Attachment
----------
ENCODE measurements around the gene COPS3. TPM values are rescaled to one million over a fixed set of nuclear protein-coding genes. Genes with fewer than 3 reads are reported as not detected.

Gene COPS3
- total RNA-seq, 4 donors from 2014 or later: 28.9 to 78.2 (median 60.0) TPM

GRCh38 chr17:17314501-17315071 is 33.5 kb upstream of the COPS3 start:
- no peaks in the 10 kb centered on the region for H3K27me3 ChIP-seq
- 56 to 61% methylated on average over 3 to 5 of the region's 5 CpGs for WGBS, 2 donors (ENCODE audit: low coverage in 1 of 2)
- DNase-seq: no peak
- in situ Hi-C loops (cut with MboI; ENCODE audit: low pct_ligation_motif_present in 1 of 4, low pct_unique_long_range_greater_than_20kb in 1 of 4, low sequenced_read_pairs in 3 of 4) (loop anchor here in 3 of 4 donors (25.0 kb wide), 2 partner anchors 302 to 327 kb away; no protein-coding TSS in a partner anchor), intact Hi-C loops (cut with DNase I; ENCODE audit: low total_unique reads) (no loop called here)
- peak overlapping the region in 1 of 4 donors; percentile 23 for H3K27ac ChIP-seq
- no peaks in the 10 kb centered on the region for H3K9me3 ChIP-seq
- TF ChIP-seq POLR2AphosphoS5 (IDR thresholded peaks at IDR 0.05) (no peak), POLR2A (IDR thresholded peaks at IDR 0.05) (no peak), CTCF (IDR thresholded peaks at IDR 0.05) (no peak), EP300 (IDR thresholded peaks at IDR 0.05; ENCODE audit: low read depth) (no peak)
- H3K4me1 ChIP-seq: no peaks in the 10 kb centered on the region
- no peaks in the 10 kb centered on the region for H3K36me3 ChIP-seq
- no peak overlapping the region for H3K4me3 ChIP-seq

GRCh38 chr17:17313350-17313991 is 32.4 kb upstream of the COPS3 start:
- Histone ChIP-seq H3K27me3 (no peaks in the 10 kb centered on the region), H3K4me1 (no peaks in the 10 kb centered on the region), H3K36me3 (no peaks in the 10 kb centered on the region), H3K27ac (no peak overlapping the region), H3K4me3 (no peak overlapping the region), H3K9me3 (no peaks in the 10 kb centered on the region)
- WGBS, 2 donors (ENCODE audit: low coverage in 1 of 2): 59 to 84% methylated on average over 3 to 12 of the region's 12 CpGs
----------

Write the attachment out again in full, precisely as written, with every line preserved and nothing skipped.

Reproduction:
ENCODE measurements around the gene COPS3. TPM values are rescaled to one million over a fixed set of nuclear protein-coding genes. Genes with fewer than 3 reads are reported as not detected.

Gene COPS3
- total RNA-seq, 4 donors from 2014 or later: 28.9 to 78.2 (median 60.0) TPM

GRCh38 chr17:17314501-17315071 is 33.5 kb upstream of the COPS3 start:
- no peaks in the 10 kb centered on the region for H3K27me3 ChIP-seq
- 56 to 61% methylated on average over 3 to 5 of the region's 5 CpGs for WGBS, 2 donors (ENCODE audit: low coverage in 1 of 2)
- DNase-seq: no peak
- in situ Hi-C loops (cut with MboI; ENCODE audit: low pct_ligation_motif_present in 1 of 4, low pct_unique_long_range_greater_than_20kb in 1 of 4, low sequenced_read_pairs in 3 of 4) (loop anchor here in 3 of 4 donors (25.0 kb wide), 2 partner anchors 302 to 327 kb away; no protein-coding TSS in a partner anchor), intact Hi-C loops (cut with DNase I; ENCODE audit: low total_unique reads) (no loop called here)
- peak overlapping the region in 1 of 4 donors; percentile 23 for H3K27ac ChIP-seq
- no peaks in the 10 kb centered on the region for H3K9me3 ChIP-seq
- TF ChIP-seq POLR2AphosphoS5 (IDR thresholded peaks at IDR 0.05) (no peak), POLR2A (IDR thresholded peaks at IDR 0.05) (no peak), CTCF (IDR thresholded peaks at IDR 0.05) (no peak), EP300 (IDR thresholded peaks at IDR 0.05; ENCODE audit: low read depth) (no peak)
- H3K4me1 ChIP-seq: no peaks in the 10 kb centered on the region
- no peaks in the 10 kb centered on the region for H3K36me3 ChIP-seq
- no peak overlapping the region for H3K4me3 ChIP-seq

GRCh38 chr17:17313350-17313991 is 32.4 kb upstream of the COPS3 start:
- Histone ChIP-seq H3K27me3 (no peaks in the 10 kb centered on the region), H3K4me1 (no peaks in the 10 kb centered on the region), H3K36me3 (no peaks in the 10 kb centered on the region), H3K27ac (no peak overlapping the region), H3K4me3 (no peak overlapping the region), H3K9me3 (no peaks in the 10 kb centered on the region)
- WGBS, 2 donors (ENCODE audit: low coverage in 1 of 2): 59 to 84% methylated on average over 3 to 12 of the region's 12 CpGs